An unscrupulous blackjack dealer helping a ring of hustlers. A race to discover the whereabouts of a deadly virus. A group suspected of hacking into a government website to steal U.S. Census data.
The fictional plots in the Kryptos Challenge were created by Western Oregon University Math Professor Cheryl Beaver and Central Washington University Math Professor Stuart Boersma. Competitors have four days to use their cryptologic and puzzle-solving skills to decipher the clues.
“The challenges are given as codes with some sort of backstory that often contains a clue for how to solve the cipher,” Beaver said. “This year, we had a backstory about a ring of hustlers in Las Vegas who were trying to cheat at blackjack. We included a picture of a hand of cards, and if you looked at how the cards were arranged, it gave you a clue to the cipher.”
Sponsored by the Pacific Northwest section of the Mathematical Association of America, the code-breaking competition is for high school and college students, who can enter as an individual or team of three. The students upload their solution to the Kryptos website.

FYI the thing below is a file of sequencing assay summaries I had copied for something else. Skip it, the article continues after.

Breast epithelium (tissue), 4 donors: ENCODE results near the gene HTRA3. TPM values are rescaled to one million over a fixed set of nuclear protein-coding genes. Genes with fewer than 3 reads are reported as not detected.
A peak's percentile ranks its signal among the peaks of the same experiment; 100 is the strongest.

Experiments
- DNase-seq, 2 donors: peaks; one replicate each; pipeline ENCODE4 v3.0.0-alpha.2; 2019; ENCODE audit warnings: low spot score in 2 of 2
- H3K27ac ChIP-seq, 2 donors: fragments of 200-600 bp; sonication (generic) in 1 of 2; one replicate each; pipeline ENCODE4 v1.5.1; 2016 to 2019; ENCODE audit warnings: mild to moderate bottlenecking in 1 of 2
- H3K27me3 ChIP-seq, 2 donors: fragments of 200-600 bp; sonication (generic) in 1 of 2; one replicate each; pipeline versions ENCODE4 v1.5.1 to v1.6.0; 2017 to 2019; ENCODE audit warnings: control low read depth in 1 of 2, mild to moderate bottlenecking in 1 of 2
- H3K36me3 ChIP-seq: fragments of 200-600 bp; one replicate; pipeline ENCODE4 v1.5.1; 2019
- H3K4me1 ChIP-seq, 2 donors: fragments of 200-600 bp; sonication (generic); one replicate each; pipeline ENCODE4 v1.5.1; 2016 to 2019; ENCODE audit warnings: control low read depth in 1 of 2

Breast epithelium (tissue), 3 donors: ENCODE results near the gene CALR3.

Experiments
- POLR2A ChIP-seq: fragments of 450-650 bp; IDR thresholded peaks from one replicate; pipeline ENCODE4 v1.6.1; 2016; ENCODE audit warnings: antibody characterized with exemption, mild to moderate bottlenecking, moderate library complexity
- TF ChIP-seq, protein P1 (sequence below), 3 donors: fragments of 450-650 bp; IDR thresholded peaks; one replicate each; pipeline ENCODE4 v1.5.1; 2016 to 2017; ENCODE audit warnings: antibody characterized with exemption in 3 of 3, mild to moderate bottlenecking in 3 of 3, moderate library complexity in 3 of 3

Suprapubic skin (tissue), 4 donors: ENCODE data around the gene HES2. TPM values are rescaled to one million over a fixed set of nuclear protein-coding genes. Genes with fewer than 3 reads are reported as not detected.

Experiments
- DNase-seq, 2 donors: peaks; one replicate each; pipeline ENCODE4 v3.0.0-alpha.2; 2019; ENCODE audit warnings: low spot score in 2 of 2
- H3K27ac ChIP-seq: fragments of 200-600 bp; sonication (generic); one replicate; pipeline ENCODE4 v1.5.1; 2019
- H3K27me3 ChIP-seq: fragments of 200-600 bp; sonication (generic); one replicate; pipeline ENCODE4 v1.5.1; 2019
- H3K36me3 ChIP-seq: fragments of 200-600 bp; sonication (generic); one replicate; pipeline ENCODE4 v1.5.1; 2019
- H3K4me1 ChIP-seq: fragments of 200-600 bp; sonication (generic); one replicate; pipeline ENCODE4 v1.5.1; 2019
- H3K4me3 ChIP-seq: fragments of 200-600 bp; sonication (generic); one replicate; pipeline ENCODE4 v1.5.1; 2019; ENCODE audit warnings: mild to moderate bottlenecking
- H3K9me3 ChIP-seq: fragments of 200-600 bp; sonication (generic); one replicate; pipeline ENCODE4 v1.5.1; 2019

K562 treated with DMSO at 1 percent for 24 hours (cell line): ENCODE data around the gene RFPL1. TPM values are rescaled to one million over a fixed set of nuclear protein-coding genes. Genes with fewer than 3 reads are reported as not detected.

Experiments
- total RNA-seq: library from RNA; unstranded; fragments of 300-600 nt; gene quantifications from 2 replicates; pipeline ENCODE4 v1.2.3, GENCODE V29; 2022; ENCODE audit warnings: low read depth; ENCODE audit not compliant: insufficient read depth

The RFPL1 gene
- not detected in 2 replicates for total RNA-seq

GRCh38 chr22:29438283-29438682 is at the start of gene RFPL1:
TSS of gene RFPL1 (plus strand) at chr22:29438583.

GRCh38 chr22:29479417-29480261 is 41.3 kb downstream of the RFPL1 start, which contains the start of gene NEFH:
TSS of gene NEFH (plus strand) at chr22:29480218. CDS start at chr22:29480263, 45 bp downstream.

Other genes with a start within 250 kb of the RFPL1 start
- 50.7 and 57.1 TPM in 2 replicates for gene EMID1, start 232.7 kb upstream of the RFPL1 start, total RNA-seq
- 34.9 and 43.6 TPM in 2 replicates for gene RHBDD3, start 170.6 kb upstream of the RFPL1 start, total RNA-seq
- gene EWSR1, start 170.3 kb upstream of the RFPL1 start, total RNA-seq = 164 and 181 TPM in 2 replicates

The 10th annual Kryptos competition held earlier in April had 116 students equaling 49 teams from colleges, universities and high schools in California, France, Hong Kong, Illinois, Maryland, Massachusetts, Michigan, Netherlands, New York, North Carolina, Oregon, Pennsylvania, Virginia and Washington.
Beaver said the challenges don’t require any specific math skills, just an affinity for solving puzzles. “We hope students see that they can apply the mathematics they learn in a fun way,” she said.
Before coming to WOU, Beaver worked at Sandia National Laboratories as a cryptographer. The competition has prompted students to ask Beaver more about a career in cryptography.
Regardless whether they fail or succeed in breaking the codes, Beaver said the students email her about how much fun they had participating in the competition.
To learn more or test your puzzle-solving skills, visit Kryptos.